Your browser is no longer supported

For the best possible experience using our website we recommend you upgrade to a newer version or another browser.

Your browser appears to have cookies disabled. For the best experience of this website, please enable cookies in your browser

We'll assume we have your consent to use cookies, for example so you won't need to log in each time you visit our site.
Learn more

Cleaning simple wounds: healing by secondary intention

  • Comment


Mick Willcox, BN, is an army staff nurse, Queen Alexandra Hospital, Portsmouth.


Wound cleansing should create an optimal healing environment by removing excess debris, exudates, foreign and necrotic material. Although the primary aim is not to remove bacteria, reducing the number of bacteria as a consequence can be beneficial and can help promote healing (Falanga, 2000). During healing, a continual process of change takes place at the wound bed (Falanga, 2000). It is most important to understand the stages of wound healing so that an accurate assessment of the wound can be made.

A study into wound bed preparation suggests that cleansing a wound to remove debris, excess exudate and contaminants is a means of helping to manage the exudate and reduce the bacterial burden of the wound (Falanga, 2000).

Wound cleansing

Swabbing a wound has been shown to be an ineffective method of cleansing it. This is because during the swabbing process, debris and bacteria are redistributed around the wound (Bale and Jones, 1997), and granulation tissue in the wound bed can be damaged, which prolongs the inflammatory stage of healing.

Physical methods of removing debris and contamination using forceps and gloved fingers have also been shown to be ineffective (Davies, 1999).

Irrigation involves applying a solution to the wound and allowing this to run off it with any debris and contaminants. The difficulty with irrigation is maintaining an optimum pressure (measured in pounds per square inch - psi), to clean the wound (Oliver, 1997): low pressure will not remove all the debris, while too high a pressure will damage epithelialising cells and even force fluid into the interstitial space.

According to Fletcher (1997), pressure is dictated by the size of syringe, quill or needle, and the pressure applied to the plunger.

Bergstrom et al (1994) suggest that a pressure of 8psi is effective for cleaning a wound and that this can be achieved using a 35ml syringe and a 19-gauge needle. However, this method is very unreliable owing to the variable forces that are applied to the plunger by the operator. The recommended pressure required to clean a wound varies in the literature.

Other methods of irrigation include using commercially produced pressurised containers and soft squeeze pods containing normal saline (Davies, 1999).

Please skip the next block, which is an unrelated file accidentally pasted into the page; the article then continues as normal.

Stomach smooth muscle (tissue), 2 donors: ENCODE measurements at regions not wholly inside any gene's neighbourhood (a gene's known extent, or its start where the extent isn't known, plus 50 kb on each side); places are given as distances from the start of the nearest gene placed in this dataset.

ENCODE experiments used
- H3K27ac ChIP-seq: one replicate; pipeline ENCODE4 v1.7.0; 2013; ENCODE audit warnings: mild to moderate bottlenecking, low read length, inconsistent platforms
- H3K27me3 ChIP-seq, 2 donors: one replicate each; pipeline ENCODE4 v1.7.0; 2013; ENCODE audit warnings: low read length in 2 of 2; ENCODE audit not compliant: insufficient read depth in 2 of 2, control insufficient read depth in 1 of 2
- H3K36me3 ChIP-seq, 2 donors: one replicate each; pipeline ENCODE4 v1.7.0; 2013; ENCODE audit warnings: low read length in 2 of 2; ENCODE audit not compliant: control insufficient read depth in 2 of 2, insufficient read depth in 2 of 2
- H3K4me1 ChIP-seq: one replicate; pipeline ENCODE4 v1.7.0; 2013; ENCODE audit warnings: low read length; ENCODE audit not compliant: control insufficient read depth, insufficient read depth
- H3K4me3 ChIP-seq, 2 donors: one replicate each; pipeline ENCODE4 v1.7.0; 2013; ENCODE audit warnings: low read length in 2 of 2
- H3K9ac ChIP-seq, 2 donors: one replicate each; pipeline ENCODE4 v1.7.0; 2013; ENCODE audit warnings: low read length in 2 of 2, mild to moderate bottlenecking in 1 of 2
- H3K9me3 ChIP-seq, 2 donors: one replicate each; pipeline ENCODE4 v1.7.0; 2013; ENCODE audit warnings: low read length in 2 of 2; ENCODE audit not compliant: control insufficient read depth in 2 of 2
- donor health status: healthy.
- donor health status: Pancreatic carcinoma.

Royal College of Nursing guidelines for clinical practice (RCN, 1998) suggest that there is very little evidence to support any method of cleansing wounds, but recommends irrigation as best practice. However, no guidelines are given as to how this should be carried out.

There is little evidence to support the use of bathing and showering as a method of wound cleansing. Cross-infection can occur when patients share baths, therefore these should be thoroughly cleansed before and after use (Blunt, 2001).

Splash back is a potential hazard of wound irrigation, therefore eye protection should be worn. There are also problems associated with the collecting and catching of the solution used to irrigate the wound, and care must be taken to avoid contamination of other sites and materials (Williams, 1999).


Routine use of antiseptics and disinfectants is not recommended, as they damage newly formed tissue and require 20 minutes’ contact time to work effectively (Blunt, 2001).

However, there is evidence that the incidence of infection is lower when tap water is used to clean wounds as opposed to using normal saline (Fernandez et al, 2003).

There is no evidence that organisms from tap water colonise wounds (Wardrope and Edhouse, 1999). However, normal saline is isotonic (physiologically balanced so that it has a similar osmotic pressure to living cells), which means that it does not donate fluid to a wound or draw fluid from it.

Because water is not isotonic it is suggested that it could cause tissue damage, which may be detrimental for wound bed preparation (Lawrence, 1997).

In addition, guidance on the amount of solution needed is not uniform; suggestions range from just 15 millilitres up to one litre of fluid (Fernandez et al, 2003).

A warm environment promotes mitotic (cell division) activity in healing wounds, such activity reducing when the wound temperature drops. It is therefore important to keep a wound warm (Williams, 1999).

It can take 40 minutes for a wound to return to its optimum temperature after a dressing change and three hours for mitotic activity to return to its normal rate (Williams, 1999).

Warming water and normal saline before use can help to maintain an optimal wound temperature. This is also more comfortable for the patient (Gershoff et al, 2001).


It is imperative that practitioners carrying out wound care procedures understand the wound healing process. It is only by doing so that they will be able to make an informed decision on whether or not, and how, to clean it.

It is evident, therefore, that more research into wound cleansing is required (Blunt, 2001).

  • Comment

Have your say

You must sign in to make a comment

Please remember that the submission of any material is governed by our Terms and Conditions and by submitting material you confirm your agreement to these Terms and Conditions. Links may be included in your comments but HTML is not permitted.

Related Jobs